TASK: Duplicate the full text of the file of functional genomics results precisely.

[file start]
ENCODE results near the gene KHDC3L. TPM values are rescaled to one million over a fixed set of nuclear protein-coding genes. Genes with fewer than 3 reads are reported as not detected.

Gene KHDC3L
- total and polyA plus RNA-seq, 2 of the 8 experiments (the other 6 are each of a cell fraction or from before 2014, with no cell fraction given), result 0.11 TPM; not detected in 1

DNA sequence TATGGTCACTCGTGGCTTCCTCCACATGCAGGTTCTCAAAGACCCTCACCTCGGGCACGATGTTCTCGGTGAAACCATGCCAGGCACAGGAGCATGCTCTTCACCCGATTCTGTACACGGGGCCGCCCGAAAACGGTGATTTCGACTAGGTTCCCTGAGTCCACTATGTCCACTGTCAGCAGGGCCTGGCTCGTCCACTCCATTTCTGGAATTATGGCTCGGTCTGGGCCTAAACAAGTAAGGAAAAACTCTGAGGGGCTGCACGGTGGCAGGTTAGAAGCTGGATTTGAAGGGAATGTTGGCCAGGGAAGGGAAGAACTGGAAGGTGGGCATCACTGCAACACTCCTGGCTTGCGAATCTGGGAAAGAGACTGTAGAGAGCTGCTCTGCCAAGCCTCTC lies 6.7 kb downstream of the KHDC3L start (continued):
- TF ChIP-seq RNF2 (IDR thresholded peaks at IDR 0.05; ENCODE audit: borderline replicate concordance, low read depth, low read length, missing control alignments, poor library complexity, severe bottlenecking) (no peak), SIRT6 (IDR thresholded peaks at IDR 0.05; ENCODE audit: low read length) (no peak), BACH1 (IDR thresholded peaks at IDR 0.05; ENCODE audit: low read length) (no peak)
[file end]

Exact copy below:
ENCODE results near the gene KHDC3L. TPM values are rescaled to one million over a fixed set of nuclear protein-coding genes. Genes with fewer than 3 reads are reported as not detected.

Gene KHDC3L
- total and polyA plus RNA-seq, 2 of the 8 experiments (the other 6 are each of a cell fraction or from before 2014, with no cell fraction given), result 0.11 TPM; not detected in 1

DNA sequence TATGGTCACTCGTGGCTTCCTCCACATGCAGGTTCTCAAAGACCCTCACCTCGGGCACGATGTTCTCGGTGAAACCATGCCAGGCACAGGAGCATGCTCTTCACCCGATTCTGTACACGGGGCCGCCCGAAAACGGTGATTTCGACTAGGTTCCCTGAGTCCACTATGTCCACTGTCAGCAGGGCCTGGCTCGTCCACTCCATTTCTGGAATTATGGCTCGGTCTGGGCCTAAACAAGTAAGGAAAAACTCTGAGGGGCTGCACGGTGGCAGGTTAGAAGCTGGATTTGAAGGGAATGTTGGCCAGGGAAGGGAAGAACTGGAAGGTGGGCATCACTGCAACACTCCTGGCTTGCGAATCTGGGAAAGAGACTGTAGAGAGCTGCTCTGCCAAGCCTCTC lies 6.7 kb downstream of the KHDC3L start (continued):
- TF ChIP-seq RNF2 (IDR thresholded peaks at IDR 0.05; ENCODE audit: borderline replicate concordance, low read depth, low read length, missing control alignments, poor library complexity, severe bottlenecking) (no peak), SIRT6 (IDR thresholded peaks at IDR 0.05; ENCODE audit: low read length) (no peak), BACH1 (IDR thresholded peaks at IDR 0.05; ENCODE audit: low read length) (no peak)